Room Note: As mentioned, the room note is in the vein of an Oriental blend or quality cigarettes, with a decided lean toward a spicy incense that is actually rather pleasant even to non-smokers. The notes of pine tar and myrtle are dominant, perhaps more so than in the flavor itself. It does produce a good amount of smoke, perfect for practicing your smoke rings.
Overall: This is a rather difficult blend to pin down. It is certainly not a straight VaPer, and shouldn’t be classified as one, however much some may want to argue in its defense. Browsing some other reviews of it, most fall firmly on one side of a love-it-or-hate-it opinion. I find it to be an interesting departure from my comfort zone, with many interesting qualities and a good, if rather one-note, smoking experience. It has a fairly medium nicotine content, and responds well to the Delayed Gratification Technique, which allows some deeper woody flavor to come forward.
Of 15 points allotted for presentation, Dorisco suffers for its fiendishly evasive labeling. I can only award 4 points here, for the campy typeface and simplicity of design, the humor value in its deception, and the nice mixture of quality leaf. I’ll award 31 of 35 points for the draw and burn, which truly are rather effortless and consistent throughout. It is quite unchallenging here, the flavor is balanced and consistent, and it burns down to ash with minimal tending. Dorisco again suffers a little for the flavor and aroma scoring, netting only 37 of a possible 50. Definitely not a bad smoke, and with many redeeming qualities, it disappoints with its lack of anything that stands out. Woe be to the smoker who is unaware of its Latakia component and expects a standard VaPer, for sure. Knowing what it is, though, does not offer any hidden gem qualities that really make it a standout blend, unfortunately. True, it is a blend of quality tobacco, free of flavoring in the English tradition; however, it lacks anything remarkable in and of itself, and did not benefit much if at all from an extended cellaring time. For the price point of a "boutique" blend, I expected more.
Cellar or Smoke?
Finding it difficult to categorize, Dorisco is a good English blend that will appeal to many but certainly not all. In trying to draw comparisons to popular blends, I find it in the vein of such names as Dunhill’s Royal Yacht (though without the topping) or Elizabethan Mixture (without the brilliance), and the previously mentioned Cairo and Fillmore (but without the charm). It did not change appreciably with the passage of a couple decades, so if you’re curious to try it you’ll be best served buying a new tin, rather than intentionally (or unintentionally) investing in an aged one. If you do find you love it, rest assured you won’t incur undue expense trying to stock your cellar with vintage tins.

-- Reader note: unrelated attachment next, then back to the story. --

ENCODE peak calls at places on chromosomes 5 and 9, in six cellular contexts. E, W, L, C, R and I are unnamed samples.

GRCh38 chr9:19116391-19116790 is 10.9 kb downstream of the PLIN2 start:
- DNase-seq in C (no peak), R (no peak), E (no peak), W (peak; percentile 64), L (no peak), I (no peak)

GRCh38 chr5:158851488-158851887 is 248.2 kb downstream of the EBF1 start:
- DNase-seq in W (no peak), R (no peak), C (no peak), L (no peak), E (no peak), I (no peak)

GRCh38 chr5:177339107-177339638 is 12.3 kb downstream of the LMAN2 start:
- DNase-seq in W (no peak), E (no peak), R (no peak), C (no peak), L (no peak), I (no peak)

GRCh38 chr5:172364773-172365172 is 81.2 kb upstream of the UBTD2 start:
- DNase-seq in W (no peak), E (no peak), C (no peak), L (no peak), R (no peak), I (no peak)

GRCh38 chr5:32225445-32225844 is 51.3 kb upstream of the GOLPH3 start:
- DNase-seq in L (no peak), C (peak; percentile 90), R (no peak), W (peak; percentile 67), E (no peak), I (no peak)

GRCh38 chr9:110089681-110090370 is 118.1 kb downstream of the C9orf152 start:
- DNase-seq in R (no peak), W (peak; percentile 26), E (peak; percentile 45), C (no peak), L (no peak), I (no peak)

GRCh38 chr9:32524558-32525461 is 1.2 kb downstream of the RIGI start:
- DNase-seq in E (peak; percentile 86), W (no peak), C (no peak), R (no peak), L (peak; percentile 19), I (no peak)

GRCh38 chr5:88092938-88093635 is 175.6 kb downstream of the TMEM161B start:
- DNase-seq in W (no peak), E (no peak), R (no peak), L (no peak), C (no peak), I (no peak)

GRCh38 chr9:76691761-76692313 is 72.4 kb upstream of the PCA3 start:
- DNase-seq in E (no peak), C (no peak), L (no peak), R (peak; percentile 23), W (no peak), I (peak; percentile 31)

Brand: Fox Tobacco
Blend: Dorisco Mixture
Blender:Kohlhase & Kopp
Type: VaPer* (Contains Latakia)
Cut: Coarse / Ribbon
Tobaccos: Virginia, Perique, *Latakia
Room Note: Cigarette-ish
Tin Size: 2 oz.
Tin Age(s): Approximately 23 years / New
Tin Description: Pure Perique, derived from tobaccos smoked by American Indians in their pipes of peace, has been added to a base of coarse cut Virginian mixture to give a distinctive flavor to this hand blended mixture.
From Steve Monjure, Monjure International USA:
Since its beginning in 1881, James J. Fox & Company Ltd. has been considered the producers of the finest mixtures available. The company began operation in Dublin, Ireland on Grafton Street. In 1870, James J. Fox worked for James Madden who was well-known for blending fine pipe tobaccos. James J. Fox studied under Madden for over 10 years and opened up his own shop on December 12, 1881. His hard work and ability to blend fine tobaccos soon was noticed by many including Prince Edward and other nobles. After James J. Fox’s death in 1916, the family ran the business. Later the Fox family acquired Robert Lewis in London and moved the company to 19 St. James Street – London.
Today, all the J.J. Fox and Robert Lewis tobaccos are tinned by Kohlhase & Kopp in Germany. The Dorisco Mixture recipe has remained the same over the years. It contains a base of aged Virginia tobacco, Louisiana Perique from St. James Parish and a dash of Syrian Latakia. These tobaccos married together produce a wonderful flavor and aroma that has been enjoyed by fine pipe tobacco connoisseurs all over the world.
– Above is the official response to my query from our American importer, Steve Monjure. I am surprised to learn that it is Syrian Latakia, as it held the decidedly clay-like, loamy notes I associate with its Cypriot counterpart; however, this is a subjective exercise and I am a taster rather than a blender of the stuff. If only blending houses would give away their recipes in detail! But again, these little mysteries are part and parcel of the wonder of our hobby, and the reason we keep coming back for more. – E. Roberts